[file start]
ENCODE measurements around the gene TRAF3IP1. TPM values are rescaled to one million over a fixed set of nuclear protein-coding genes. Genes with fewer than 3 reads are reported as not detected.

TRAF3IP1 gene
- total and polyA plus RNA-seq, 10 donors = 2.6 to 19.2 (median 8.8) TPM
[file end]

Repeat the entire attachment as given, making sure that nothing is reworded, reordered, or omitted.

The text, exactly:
ENCODE measurements around the gene TRAF3IP1. TPM values are rescaled to one million over a fixed set of nuclear protein-coding genes. Genes with fewer than 3 reads are reported as not detected.

TRAF3IP1 gene
- total and polyA plus RNA-seq, 10 donors = 2.6 to 19.2 (median 8.8) TPM